A bear farm's transition into a sanctuary has fueled hope among animal activists over a long-running national campaign to end the extraction of bile from the animals.
A farm with 130 bears in Nanning, capital of the Guangxi Zhuang autonomous region, is being transformed into a bear rescue centre, said Yan Shaohong, general manager of the Flower World group, which runs the farm as part of a State-invested horticultural business, in Beijing on Tuesday.
At the farm's request, Animals Asia, a welfare organisation, will first take 28 ill bears from Flower World to Chengdu for urgent treatment.
Over the course of two years, the farm will be converted into a rescue centre.
Yan said the decision to approach Animals Asia was fueled by the company's desire to exit the increasingly unpopular and ultimately unprofitable industry.
Bear bile is used in traditional Chinese medicine, and more than 10,000 bears in farms around the country undergo daily extractions of bile.
But the practice has been a focal point of controversy.
"In the last two years, there has been a lot of debate about the practice of extracting bear bile. After several rounds of discussion among the management team of Flower World, we proposed the idea of converting the farm to our superiors and received their approval and support. We decided not to further invest in bear farming - it's time for change," Yan said.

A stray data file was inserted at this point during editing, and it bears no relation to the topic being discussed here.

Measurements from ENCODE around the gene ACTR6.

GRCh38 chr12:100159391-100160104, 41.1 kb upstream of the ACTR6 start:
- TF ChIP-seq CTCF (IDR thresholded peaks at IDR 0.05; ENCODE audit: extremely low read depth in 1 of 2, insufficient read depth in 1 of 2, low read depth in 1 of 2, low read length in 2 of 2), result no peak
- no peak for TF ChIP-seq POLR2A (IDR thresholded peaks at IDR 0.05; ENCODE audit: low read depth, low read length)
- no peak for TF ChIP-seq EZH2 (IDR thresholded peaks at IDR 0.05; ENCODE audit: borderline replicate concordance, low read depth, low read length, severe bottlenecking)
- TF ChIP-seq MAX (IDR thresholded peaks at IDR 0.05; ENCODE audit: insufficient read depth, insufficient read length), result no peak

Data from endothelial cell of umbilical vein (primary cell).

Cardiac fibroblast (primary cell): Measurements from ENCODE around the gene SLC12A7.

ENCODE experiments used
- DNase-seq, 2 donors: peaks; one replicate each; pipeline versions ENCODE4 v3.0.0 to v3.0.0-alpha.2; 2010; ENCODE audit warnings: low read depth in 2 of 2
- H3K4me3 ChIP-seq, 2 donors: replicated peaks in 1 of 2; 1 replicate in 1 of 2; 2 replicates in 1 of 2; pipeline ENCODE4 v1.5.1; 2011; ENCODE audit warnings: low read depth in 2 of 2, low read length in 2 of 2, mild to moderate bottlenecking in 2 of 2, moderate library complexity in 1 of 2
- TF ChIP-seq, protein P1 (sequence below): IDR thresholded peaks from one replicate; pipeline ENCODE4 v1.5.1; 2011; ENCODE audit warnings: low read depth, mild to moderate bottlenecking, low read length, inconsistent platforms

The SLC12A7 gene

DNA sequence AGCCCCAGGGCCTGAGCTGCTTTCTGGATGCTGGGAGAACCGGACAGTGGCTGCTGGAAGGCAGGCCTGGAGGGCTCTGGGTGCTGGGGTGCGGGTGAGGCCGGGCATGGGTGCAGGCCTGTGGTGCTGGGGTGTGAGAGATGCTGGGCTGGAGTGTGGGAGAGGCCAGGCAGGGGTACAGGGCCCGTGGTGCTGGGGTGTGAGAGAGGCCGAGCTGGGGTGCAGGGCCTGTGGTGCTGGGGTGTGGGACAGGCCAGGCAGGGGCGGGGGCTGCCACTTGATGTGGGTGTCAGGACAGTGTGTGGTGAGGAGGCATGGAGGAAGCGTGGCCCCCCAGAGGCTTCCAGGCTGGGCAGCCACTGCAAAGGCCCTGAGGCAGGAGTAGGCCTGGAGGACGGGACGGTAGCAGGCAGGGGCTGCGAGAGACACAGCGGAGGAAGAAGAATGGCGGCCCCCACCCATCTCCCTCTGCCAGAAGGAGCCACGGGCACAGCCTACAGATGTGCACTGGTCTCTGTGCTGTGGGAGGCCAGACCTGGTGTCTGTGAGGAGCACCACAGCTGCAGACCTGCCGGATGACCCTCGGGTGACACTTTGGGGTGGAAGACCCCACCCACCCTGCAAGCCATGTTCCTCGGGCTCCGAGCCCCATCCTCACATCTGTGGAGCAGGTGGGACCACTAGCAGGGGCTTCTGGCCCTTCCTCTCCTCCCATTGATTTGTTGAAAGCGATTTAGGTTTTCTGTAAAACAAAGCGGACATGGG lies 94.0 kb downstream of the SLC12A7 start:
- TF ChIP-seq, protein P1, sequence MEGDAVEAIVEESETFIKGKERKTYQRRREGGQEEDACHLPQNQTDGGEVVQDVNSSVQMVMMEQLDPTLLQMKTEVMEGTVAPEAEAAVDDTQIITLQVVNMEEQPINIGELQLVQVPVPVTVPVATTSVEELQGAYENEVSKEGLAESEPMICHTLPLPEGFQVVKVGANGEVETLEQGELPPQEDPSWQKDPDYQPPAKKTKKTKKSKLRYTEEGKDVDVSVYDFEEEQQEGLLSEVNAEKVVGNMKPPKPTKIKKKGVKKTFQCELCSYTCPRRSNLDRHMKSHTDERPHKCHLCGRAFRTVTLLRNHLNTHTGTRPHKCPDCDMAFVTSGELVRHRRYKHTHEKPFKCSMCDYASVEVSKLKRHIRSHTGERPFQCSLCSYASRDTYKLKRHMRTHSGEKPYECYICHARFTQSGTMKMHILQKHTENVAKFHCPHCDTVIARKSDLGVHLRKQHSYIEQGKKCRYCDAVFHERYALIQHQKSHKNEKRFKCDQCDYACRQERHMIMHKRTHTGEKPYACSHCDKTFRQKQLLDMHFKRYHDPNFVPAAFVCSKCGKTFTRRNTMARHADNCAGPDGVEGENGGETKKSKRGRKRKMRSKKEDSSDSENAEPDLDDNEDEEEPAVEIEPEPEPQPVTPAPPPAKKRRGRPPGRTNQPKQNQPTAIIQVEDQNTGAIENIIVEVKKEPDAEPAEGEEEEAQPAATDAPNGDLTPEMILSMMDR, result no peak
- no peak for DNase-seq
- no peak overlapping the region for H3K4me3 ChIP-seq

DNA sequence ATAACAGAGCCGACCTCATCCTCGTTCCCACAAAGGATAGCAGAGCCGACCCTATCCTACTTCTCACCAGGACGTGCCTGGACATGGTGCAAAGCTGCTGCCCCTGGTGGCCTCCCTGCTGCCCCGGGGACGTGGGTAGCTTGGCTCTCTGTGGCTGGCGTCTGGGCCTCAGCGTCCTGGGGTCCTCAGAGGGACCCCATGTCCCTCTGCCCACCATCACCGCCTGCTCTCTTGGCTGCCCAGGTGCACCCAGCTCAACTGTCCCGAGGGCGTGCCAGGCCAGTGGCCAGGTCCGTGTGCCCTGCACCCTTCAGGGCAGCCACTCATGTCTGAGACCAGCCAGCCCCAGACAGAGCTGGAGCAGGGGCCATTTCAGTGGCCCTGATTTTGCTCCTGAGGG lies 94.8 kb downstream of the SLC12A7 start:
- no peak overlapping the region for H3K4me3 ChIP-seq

Yan and his management team realised they could recoup some of the investment by selling bears directly to other farms, but they rejected the idea.
"Some of the bears here are sick, some had bile extracted previously and some are newborn cubs. If we only transfer those bears into another bear farm, their living condition still cannot be guaranteed. We had to find a good place for those bears - a trustworthy partner with professional skills," he said.
Bile has not been extracted from the bears at the Nanning farm in more than two years since Yan decided to end the practice.
After visiting Animals Asia's own China Bear Rescue Center in Chengdu, which includes a shelter and living area simulating a natural environment for the bears, Yan decided that the bears would not be sold to other farms.
But money was the biggest concern for the farm in its conversion to nonprofit operations.
Animals Asia, which is dedicated to setting caged bears free, invested US$5 million (S$6.27 million) to cover the initial rescue of 28 bears from the farm conversion as well as budgeting for three years of care for the bears.
Existing farm staff will continue to be employed and will work with Animals Asia employees and learn from their expertise in the latest move, Yan said.
Flower World's move has been hailed as historic by Animals Asia CEO and founder Jill Robinson, who sees it as a significant step in the NGO's ongoing campaign to end bear bile farming.